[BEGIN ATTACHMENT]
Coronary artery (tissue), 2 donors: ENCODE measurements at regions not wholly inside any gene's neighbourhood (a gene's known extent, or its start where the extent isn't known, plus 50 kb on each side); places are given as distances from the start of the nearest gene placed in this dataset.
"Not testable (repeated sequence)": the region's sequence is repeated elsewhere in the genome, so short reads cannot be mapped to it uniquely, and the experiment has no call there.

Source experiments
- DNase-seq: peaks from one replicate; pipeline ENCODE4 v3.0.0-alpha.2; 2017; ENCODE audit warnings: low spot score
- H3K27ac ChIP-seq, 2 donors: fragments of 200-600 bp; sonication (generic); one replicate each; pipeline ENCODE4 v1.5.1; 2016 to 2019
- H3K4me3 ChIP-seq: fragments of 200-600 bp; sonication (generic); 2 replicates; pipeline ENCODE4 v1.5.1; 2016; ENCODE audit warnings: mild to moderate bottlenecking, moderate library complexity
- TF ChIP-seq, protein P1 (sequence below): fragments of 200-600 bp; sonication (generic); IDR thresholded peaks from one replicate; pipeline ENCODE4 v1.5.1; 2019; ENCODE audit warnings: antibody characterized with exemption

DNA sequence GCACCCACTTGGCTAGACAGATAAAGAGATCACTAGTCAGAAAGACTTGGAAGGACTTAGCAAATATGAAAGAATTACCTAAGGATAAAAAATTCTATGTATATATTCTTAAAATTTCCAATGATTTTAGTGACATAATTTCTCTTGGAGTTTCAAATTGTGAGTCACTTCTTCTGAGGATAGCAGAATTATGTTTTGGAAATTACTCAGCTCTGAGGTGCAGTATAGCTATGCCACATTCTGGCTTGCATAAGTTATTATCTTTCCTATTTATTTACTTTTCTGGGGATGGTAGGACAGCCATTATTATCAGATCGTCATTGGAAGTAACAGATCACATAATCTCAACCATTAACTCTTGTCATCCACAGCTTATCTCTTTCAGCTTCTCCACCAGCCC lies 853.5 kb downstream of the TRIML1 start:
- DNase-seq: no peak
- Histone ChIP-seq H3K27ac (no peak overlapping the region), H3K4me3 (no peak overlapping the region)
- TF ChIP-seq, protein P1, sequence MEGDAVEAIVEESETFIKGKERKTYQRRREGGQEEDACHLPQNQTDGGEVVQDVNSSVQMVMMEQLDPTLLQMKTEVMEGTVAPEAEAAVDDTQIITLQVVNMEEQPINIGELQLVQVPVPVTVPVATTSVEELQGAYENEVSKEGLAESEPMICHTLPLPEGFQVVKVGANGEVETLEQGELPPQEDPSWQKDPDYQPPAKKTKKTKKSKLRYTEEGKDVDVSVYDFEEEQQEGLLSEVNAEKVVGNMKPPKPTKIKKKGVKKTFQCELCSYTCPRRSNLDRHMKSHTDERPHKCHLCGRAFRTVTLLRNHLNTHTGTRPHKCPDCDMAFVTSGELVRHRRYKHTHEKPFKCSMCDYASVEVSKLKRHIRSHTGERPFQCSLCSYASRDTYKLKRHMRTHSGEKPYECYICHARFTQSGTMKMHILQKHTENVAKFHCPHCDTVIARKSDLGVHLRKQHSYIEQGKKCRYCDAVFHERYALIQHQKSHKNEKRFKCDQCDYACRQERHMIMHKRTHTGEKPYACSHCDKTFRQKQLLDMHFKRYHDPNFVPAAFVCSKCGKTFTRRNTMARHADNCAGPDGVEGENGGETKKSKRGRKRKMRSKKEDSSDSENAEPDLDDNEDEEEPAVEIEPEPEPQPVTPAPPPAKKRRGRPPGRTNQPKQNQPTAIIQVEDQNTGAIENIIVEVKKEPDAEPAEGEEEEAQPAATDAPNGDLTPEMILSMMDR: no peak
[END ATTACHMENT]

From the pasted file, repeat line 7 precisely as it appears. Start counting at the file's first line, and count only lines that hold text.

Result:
- TF ChIP-seq, protein P1 (sequence below): fragments of 200-600 bp; sonication (generic); IDR thresholded peaks from one replicate; pipeline ENCODE4 v1.5.1; 2019; ENCODE audit warnings: antibody characterized with exemption